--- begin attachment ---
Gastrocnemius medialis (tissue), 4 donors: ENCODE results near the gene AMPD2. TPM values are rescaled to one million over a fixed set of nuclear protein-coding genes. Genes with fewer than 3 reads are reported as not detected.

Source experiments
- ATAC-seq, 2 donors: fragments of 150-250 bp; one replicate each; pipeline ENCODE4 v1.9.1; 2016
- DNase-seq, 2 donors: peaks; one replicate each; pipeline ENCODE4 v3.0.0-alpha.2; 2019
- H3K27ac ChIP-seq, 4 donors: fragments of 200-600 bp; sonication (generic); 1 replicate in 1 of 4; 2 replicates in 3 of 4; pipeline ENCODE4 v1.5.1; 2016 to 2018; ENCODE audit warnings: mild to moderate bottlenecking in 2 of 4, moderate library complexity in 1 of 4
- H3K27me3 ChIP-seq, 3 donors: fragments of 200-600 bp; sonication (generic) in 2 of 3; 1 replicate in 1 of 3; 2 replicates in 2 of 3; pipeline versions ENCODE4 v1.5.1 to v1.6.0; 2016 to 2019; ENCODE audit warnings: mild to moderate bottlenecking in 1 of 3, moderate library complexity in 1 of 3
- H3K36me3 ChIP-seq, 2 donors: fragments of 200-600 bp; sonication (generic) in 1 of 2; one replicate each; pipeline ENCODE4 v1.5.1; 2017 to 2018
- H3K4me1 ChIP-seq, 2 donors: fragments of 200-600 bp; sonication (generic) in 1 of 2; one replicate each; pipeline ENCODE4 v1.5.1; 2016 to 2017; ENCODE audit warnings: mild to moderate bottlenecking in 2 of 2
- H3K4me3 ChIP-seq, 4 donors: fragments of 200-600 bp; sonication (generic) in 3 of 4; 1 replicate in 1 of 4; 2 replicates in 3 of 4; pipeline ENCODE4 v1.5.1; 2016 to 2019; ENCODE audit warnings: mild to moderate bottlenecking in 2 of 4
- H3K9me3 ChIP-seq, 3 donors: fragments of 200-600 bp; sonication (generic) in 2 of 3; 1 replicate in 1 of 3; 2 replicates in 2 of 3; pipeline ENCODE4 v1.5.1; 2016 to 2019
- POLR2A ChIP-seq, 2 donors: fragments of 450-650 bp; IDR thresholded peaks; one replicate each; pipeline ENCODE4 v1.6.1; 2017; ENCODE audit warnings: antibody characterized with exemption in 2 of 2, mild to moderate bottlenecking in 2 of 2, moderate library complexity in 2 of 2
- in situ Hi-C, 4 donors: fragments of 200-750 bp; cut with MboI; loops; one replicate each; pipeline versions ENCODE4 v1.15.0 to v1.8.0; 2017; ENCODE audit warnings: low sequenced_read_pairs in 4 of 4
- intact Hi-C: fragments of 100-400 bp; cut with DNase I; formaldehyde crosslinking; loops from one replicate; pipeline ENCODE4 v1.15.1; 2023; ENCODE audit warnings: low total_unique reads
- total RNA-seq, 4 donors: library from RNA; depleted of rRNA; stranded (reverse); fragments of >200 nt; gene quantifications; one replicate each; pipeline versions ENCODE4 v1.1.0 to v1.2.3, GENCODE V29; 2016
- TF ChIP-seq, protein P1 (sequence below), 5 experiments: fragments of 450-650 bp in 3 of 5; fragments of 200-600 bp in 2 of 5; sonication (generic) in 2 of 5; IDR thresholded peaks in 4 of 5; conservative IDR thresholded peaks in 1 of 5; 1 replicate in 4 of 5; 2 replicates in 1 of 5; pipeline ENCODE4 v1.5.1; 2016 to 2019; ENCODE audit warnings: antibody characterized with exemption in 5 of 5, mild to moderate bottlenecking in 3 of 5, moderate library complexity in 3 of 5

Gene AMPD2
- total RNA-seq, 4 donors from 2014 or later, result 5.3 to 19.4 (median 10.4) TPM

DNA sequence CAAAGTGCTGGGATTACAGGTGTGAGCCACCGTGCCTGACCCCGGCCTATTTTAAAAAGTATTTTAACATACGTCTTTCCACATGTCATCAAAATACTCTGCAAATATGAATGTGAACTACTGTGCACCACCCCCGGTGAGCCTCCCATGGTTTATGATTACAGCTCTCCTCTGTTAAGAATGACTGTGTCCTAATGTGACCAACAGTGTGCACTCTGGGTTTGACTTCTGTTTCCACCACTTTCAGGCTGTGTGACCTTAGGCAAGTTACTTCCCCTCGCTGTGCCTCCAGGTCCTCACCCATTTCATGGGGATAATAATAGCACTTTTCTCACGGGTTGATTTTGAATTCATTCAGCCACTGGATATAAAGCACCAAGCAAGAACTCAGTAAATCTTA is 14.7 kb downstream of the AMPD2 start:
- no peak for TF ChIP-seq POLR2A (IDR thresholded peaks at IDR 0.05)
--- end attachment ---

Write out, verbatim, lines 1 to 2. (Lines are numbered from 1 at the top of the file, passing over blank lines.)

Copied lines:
Gastrocnemius medialis (tissue), 4 donors: ENCODE results near the gene AMPD2. TPM values are rescaled to one million over a fixed set of nuclear protein-coding genes. Genes with fewer than 3 reads are reported as not detected.

Source experiments